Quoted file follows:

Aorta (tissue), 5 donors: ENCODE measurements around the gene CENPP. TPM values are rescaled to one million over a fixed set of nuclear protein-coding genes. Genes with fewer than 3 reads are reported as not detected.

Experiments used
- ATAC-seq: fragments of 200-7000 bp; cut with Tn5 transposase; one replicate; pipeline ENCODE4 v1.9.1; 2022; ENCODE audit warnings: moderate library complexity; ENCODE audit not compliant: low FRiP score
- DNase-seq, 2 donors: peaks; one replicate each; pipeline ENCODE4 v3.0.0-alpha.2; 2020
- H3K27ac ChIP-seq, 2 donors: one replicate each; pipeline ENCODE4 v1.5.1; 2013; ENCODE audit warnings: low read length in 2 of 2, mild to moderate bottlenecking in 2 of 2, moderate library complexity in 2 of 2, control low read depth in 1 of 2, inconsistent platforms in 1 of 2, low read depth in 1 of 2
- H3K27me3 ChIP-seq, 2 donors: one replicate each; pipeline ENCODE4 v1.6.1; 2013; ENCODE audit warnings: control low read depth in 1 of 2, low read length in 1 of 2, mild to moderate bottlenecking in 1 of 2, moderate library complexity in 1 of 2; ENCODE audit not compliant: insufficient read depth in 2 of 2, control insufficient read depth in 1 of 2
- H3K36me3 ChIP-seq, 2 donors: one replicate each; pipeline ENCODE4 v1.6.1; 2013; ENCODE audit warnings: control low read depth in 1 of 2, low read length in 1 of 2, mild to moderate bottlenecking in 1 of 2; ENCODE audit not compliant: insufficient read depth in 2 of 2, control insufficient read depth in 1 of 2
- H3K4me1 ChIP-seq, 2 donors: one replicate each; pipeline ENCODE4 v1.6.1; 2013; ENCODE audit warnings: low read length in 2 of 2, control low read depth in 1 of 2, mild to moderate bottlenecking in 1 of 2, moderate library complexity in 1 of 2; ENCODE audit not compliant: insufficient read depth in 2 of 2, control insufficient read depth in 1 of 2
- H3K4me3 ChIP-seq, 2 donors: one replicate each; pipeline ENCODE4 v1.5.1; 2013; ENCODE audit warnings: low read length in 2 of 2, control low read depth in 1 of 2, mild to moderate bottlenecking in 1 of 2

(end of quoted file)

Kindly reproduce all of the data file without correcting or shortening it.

Aorta (tissue), 5 donors: ENCODE measurements around the gene CENPP. TPM values are rescaled to one million over a fixed set of nuclear protein-coding genes. Genes with fewer than 3 reads are reported as not detected.

Experiments used
- ATAC-seq: fragments of 200-7000 bp; cut with Tn5 transposase; one replicate; pipeline ENCODE4 v1.9.1; 2022; ENCODE audit warnings: moderate library complexity; ENCODE audit not compliant: low FRiP score
- DNase-seq, 2 donors: peaks; one replicate each; pipeline ENCODE4 v3.0.0-alpha.2; 2020
- H3K27ac ChIP-seq, 2 donors: one replicate each; pipeline ENCODE4 v1.5.1; 2013; ENCODE audit warnings: low read length in 2 of 2, mild to moderate bottlenecking in 2 of 2, moderate library complexity in 2 of 2, control low read depth in 1 of 2, inconsistent platforms in 1 of 2, low read depth in 1 of 2
- H3K27me3 ChIP-seq, 2 donors: one replicate each; pipeline ENCODE4 v1.6.1; 2013; ENCODE audit warnings: control low read depth in 1 of 2, low read length in 1 of 2, mild to moderate bottlenecking in 1 of 2, moderate library complexity in 1 of 2; ENCODE audit not compliant: insufficient read depth in 2 of 2, control insufficient read depth in 1 of 2
- H3K36me3 ChIP-seq, 2 donors: one replicate each; pipeline ENCODE4 v1.6.1; 2013; ENCODE audit warnings: control low read depth in 1 of 2, low read length in 1 of 2, mild to moderate bottlenecking in 1 of 2; ENCODE audit not compliant: insufficient read depth in 2 of 2, control insufficient read depth in 1 of 2
- H3K4me1 ChIP-seq, 2 donors: one replicate each; pipeline ENCODE4 v1.6.1; 2013; ENCODE audit warnings: low read length in 2 of 2, control low read depth in 1 of 2, mild to moderate bottlenecking in 1 of 2, moderate library complexity in 1 of 2; ENCODE audit not compliant: insufficient read depth in 2 of 2, control insufficient read depth in 1 of 2
- H3K4me3 ChIP-seq, 2 donors: one replicate each; pipeline ENCODE4 v1.5.1; 2013; ENCODE audit warnings: low read length in 2 of 2, control low read depth in 1 of 2, mild to moderate bottlenecking in 1 of 2